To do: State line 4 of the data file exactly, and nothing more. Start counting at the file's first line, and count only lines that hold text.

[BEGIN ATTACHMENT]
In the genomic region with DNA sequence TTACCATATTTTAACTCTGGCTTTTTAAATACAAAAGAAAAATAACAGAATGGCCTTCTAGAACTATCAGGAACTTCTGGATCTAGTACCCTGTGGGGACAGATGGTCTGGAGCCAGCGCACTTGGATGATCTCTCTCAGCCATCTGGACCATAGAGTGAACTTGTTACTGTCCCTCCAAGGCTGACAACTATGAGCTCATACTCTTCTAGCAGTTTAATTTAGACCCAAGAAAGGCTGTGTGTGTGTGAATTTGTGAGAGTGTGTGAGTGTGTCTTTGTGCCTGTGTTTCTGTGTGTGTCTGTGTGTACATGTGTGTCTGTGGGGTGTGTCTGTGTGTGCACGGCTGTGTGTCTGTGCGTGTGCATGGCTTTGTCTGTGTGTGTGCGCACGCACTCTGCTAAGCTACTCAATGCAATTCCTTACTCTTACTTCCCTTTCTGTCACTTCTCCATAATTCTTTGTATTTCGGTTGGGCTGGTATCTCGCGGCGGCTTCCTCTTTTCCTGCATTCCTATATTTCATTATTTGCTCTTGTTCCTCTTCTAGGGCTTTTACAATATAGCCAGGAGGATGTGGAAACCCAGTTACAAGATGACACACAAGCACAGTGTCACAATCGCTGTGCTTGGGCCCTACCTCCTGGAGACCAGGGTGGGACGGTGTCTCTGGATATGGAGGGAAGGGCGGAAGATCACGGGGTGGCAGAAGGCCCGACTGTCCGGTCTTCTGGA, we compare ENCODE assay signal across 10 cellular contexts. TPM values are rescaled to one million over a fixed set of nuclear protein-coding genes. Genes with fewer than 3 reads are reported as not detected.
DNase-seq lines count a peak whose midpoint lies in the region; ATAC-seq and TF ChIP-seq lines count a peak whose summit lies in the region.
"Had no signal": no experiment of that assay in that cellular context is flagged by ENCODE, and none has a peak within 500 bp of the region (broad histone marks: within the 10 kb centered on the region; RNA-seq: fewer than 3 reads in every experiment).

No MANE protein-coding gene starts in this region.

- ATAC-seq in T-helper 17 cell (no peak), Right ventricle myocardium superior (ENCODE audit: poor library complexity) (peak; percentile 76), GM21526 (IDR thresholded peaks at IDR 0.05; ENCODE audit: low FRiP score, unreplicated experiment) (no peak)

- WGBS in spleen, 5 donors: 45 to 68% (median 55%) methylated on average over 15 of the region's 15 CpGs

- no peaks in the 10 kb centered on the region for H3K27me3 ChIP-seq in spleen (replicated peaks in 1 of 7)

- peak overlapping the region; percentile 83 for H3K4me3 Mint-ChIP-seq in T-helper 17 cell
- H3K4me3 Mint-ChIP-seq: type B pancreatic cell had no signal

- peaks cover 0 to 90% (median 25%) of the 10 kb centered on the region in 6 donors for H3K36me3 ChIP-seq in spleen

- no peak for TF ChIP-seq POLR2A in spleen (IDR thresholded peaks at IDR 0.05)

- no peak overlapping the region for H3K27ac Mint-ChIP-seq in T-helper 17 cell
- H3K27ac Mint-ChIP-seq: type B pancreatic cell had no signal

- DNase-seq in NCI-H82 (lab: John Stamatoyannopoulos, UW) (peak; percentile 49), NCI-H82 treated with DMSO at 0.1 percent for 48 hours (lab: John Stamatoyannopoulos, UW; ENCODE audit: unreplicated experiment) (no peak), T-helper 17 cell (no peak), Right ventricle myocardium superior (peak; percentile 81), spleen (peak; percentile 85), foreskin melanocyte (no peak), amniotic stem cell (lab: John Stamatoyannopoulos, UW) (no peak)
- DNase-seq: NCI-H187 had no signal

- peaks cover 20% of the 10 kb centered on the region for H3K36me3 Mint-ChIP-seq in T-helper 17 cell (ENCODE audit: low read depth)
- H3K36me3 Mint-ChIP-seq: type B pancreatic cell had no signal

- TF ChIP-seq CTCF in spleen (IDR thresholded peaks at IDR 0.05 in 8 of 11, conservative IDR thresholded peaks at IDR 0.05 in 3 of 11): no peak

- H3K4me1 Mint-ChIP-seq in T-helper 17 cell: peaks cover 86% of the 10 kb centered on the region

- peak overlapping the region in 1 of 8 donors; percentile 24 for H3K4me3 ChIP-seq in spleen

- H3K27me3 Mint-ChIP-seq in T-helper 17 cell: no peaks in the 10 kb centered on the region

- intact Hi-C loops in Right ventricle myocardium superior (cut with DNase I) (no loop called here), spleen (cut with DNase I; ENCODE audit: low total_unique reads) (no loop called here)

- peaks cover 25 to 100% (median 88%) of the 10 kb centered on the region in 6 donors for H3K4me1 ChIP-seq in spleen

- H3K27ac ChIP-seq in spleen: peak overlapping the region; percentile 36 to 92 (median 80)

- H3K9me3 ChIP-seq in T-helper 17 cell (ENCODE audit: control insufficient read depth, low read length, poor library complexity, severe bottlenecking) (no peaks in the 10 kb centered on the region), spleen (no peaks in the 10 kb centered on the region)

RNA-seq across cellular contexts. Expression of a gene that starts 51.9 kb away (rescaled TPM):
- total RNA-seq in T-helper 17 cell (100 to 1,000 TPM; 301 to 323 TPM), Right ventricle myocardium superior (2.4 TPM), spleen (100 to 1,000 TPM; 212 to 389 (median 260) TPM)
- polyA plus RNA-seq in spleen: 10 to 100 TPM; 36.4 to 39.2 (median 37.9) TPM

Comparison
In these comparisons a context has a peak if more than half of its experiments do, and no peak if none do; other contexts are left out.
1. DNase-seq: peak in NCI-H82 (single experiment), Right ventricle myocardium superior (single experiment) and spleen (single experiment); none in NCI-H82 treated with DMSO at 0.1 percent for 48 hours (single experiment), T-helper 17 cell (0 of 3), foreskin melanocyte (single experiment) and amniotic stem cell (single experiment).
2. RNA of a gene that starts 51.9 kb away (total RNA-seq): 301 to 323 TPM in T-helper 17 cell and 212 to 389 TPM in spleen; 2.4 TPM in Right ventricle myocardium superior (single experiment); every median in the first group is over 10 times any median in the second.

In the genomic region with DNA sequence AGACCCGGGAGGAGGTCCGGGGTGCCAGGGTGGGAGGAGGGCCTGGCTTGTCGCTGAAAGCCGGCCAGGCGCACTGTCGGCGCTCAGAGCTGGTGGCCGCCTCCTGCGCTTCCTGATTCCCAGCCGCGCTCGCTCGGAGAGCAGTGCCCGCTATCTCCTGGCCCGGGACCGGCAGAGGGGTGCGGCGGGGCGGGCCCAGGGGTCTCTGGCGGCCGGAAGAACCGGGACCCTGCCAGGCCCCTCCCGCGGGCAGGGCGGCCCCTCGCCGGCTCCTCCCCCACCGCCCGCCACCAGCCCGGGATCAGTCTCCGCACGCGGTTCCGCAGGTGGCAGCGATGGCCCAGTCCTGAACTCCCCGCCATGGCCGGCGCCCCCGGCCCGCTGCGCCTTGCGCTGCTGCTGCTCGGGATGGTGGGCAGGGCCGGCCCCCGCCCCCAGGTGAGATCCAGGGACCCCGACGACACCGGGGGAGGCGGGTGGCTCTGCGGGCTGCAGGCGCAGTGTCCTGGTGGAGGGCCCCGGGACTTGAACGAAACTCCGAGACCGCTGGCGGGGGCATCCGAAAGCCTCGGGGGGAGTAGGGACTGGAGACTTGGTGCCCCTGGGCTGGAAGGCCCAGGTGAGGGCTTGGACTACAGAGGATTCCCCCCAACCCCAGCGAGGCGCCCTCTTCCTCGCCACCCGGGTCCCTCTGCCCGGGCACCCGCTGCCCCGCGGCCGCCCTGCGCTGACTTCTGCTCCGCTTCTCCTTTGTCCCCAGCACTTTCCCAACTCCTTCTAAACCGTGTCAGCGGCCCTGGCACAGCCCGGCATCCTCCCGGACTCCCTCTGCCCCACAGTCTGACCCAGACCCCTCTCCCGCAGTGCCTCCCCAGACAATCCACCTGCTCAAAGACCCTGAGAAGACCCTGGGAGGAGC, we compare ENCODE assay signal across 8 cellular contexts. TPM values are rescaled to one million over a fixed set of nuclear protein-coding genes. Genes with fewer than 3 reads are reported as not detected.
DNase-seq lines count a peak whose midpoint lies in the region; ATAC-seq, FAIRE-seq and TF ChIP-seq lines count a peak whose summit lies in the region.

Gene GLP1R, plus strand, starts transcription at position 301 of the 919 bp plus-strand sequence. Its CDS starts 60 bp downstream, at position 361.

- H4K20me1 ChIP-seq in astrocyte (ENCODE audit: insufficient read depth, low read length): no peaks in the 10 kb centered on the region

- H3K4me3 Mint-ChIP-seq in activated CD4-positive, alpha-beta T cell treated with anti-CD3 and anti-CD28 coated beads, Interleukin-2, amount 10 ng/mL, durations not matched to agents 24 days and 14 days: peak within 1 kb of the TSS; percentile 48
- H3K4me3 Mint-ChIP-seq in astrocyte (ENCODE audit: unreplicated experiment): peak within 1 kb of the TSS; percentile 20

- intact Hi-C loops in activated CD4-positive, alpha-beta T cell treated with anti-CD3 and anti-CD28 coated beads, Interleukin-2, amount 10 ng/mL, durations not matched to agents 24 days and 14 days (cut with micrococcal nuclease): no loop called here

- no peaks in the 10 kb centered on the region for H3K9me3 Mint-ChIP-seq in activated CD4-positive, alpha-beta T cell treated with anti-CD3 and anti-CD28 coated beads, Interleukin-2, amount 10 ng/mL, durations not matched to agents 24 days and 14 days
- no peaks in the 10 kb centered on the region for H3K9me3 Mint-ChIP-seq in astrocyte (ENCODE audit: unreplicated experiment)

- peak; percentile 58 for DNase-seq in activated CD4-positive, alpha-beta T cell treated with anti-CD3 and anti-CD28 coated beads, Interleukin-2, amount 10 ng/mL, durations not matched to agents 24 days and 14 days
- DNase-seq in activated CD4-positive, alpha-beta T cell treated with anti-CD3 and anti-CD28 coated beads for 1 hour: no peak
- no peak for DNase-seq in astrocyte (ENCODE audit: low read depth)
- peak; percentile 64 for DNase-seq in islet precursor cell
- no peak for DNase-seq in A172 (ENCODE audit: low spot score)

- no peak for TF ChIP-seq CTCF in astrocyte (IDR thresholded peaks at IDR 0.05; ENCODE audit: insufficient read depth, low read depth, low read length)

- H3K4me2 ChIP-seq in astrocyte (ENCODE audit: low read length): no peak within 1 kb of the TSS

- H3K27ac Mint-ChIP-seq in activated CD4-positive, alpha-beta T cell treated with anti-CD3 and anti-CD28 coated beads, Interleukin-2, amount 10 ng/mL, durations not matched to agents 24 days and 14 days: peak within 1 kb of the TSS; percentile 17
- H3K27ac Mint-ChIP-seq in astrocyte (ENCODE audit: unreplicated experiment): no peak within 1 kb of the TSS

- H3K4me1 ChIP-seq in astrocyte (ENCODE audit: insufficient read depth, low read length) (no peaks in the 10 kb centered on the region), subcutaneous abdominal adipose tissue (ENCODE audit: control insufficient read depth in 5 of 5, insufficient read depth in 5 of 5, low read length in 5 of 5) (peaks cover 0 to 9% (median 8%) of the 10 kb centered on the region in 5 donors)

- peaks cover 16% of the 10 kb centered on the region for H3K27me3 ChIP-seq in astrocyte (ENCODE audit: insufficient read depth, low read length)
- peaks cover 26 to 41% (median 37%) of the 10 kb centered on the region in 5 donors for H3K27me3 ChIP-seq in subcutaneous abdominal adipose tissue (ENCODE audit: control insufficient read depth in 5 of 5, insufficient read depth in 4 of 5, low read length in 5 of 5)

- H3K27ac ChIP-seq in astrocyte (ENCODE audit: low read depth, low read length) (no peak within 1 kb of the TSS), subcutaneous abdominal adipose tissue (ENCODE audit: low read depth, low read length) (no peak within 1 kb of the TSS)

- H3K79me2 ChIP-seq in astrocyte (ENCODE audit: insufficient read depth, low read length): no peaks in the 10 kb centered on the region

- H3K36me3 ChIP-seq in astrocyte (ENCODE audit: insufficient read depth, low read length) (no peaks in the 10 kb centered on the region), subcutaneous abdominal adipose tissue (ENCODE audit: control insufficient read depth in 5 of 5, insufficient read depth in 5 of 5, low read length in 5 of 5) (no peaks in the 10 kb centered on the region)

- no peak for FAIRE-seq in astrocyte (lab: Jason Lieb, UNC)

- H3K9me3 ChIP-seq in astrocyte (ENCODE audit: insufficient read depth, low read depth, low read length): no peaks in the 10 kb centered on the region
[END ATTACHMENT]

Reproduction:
No MANE protein-coding gene starts in this region.